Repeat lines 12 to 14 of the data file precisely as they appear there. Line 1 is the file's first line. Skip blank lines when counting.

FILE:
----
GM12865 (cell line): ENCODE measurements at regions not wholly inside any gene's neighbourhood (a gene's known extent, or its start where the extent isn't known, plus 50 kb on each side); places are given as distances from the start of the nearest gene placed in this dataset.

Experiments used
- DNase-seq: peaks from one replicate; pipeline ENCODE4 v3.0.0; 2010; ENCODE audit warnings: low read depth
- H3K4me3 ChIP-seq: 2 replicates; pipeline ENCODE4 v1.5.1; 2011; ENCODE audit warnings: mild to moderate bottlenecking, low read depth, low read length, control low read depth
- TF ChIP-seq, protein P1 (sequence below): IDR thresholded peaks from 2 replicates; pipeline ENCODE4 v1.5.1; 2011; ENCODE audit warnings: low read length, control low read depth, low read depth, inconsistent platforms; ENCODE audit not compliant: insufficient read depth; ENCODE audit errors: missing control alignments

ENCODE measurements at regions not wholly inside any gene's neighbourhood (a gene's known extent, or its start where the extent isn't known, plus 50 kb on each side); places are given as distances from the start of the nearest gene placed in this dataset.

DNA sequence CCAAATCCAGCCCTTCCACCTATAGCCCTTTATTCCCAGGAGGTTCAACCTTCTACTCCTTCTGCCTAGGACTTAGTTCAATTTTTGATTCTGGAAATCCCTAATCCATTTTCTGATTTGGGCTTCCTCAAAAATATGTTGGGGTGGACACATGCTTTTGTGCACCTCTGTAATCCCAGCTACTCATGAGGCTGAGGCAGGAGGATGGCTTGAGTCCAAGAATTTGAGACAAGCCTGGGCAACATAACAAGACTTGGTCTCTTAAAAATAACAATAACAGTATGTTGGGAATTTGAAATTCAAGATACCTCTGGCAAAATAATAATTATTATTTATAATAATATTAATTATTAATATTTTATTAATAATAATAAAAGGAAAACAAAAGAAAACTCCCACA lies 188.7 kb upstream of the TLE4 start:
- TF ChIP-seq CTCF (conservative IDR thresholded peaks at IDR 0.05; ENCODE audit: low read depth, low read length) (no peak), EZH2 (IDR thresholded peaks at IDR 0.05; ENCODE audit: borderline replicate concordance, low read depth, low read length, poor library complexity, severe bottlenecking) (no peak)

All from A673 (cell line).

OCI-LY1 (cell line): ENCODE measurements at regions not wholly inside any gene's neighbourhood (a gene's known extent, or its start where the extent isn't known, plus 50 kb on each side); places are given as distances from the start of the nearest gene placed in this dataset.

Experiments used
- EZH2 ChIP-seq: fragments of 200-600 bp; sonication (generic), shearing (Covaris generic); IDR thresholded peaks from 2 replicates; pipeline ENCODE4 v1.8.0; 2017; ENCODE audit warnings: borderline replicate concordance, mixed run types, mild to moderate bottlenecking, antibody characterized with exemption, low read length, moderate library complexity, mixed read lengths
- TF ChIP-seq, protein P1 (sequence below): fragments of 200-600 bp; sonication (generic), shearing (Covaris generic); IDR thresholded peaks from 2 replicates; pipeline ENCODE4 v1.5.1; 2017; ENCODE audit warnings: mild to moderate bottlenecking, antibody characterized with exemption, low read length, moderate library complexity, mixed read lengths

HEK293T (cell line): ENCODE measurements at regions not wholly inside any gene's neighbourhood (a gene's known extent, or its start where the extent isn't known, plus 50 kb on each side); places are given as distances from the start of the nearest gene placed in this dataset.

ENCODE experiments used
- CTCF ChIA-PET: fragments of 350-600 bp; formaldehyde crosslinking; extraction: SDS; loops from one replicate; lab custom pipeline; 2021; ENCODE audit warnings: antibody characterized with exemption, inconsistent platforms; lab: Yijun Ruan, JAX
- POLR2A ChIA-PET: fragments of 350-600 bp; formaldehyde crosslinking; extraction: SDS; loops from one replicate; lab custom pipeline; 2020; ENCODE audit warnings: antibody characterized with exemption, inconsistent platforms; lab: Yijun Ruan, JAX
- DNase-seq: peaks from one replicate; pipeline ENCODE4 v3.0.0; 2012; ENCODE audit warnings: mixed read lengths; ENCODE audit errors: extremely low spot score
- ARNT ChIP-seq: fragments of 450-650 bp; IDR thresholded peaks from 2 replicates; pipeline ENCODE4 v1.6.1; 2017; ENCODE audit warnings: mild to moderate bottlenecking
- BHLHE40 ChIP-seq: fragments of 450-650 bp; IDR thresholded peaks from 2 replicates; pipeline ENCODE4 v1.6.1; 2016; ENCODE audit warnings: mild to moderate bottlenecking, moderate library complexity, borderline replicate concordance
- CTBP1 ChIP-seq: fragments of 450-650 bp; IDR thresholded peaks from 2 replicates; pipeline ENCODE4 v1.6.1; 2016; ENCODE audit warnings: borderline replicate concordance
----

- EZH2 ChIP-seq: fragments of 200-600 bp; sonication (generic), shearing (Covaris generic); IDR thresholded peaks from 2 replicates; pipeline ENCODE4 v1.8.0; 2017; ENCODE audit warnings: borderline replicate concordance, mixed run types, mild to moderate bottlenecking, antibody characterized with exemption, low read length, moderate library complexity, mixed read lengths
- TF ChIP-seq, protein P1 (sequence below): fragments of 200-600 bp; sonication (generic), shearing (Covaris generic); IDR thresholded peaks from 2 replicates; pipeline ENCODE4 v1.5.1; 2017; ENCODE audit warnings: mild to moderate bottlenecking, antibody characterized with exemption, low read length, moderate library complexity, mixed read lengths

HEK293T (cell line): ENCODE measurements at regions not wholly inside any gene's neighbourhood (a gene's known extent, or its start where the extent isn't known, plus 50 kb on each side); places are given as distances from the start of the nearest gene placed in this dataset.